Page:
Monday, October 04, 2010

The German Mind and Biblical Scholarship

I ran across a very interesting section of "War and Peace" last year when I finally picked the book back after my first attempt 20 years previous, and there was a very insightful comment about the national character of Germans that is relevant when you ponder much of the German Scholarship on the Bible. In this section, Tolstoy is talking about a German strategist (Karl Ludwig von Pfuel) who was serving in the Russian Army:

"Pfuel was one of those hopelessly and immutably self-confident men, self-confident to the point of martyrdom as only Germans are, because only Germans are self-confident on the basis of an abstract notion— science, that is, the supposed knowledge of absolute truth. A Frenchman is self-assured because he regards himself personally, both in mind and body, as irresistibly attractive to men and women. An Englishman is self-assured, as being a citizen of the best-organized state in the world, and therefore as an Englishman always knows what he should do and knows that all he does as an Englishman is undoubtedly correct. An Italian is self-assured because he is excitable and easily forgets himself and other people. A Russian is self-assured just because he knows nothing, and does not want to know anything, since he does not believe that anything can be known. The German’s self-assurance is worst of all, stronger and more repulsive than any other, because he imagines that he knows the truth— science— which he himself has invented but which is for him the absolute truth."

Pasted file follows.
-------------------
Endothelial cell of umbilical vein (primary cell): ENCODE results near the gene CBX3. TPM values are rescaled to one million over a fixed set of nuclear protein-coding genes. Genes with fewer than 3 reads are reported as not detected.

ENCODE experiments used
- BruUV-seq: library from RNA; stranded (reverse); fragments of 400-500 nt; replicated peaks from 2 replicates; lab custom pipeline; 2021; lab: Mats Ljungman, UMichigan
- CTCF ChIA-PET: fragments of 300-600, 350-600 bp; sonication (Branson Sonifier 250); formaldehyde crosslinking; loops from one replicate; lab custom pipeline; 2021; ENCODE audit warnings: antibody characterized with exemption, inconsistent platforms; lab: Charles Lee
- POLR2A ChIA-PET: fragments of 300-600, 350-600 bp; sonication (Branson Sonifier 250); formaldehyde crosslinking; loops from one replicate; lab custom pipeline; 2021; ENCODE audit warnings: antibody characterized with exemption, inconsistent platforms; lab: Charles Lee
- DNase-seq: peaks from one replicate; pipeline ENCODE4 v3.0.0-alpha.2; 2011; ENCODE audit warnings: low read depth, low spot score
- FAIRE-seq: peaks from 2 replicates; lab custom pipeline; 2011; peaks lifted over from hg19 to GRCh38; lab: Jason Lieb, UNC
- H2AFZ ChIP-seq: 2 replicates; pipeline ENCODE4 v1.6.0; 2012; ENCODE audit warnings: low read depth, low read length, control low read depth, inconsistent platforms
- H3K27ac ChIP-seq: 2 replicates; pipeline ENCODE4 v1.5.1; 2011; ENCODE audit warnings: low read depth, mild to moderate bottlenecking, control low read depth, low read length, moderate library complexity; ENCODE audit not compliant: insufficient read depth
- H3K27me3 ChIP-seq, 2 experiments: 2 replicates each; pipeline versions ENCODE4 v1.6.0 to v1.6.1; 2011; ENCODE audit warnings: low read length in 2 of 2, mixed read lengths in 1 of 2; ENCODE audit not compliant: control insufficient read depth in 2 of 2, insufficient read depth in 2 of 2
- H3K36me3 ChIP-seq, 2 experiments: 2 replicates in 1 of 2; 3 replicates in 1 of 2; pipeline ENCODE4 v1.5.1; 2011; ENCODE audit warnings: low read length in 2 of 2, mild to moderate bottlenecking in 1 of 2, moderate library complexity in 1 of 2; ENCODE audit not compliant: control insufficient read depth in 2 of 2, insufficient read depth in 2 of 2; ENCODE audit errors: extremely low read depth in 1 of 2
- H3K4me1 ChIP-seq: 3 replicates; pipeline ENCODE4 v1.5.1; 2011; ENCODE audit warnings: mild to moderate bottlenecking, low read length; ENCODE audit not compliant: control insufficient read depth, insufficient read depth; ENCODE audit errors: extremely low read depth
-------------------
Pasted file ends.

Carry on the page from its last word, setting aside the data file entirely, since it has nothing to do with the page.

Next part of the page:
I discussed this with a parishioner who is German, and he agreed that it was an insightful observation. Of course, as with any generalization, it is only generally true, and not always true in any given case. Nevertheless, keep this in mind as you read about such scholars as Bultmann, Wellhausen, and Schweitzer. There is a sense you get from these scholars that the mysteries hidden from the ages were waiting for Drs. Rudolph Bultmann, Julius Wellhausen, and Albert Schweitzer to come along and unveil them. All previous generations had been fooled, but not these clever fellows.

This arrogant rationalism is to be found to one extent or another in most Western European and American thinking since the so-called "Enlightenment".

I should note I am not sure whether I am more German or more English genetically, but it would be a close call... so no slam on Germans intended.

And by the way, if you have picked up the book War and Peace, only to put it back down after losing track of who is who, I would encourage you to get the Soviet era multi-part movie (Russian title "Voina i Mir") by director Sergei Bondarchuk.

It is one of the best movies ever made, and is surprisingly respectful of the book, and of Orthodoxy -- though Orthodoxy is somewhat downplayed compared with the book. Watch the movie, and then read the book.

The movie is available with English subtitles.

Here is a clip of excerpts from the movie, to give you a taste of it: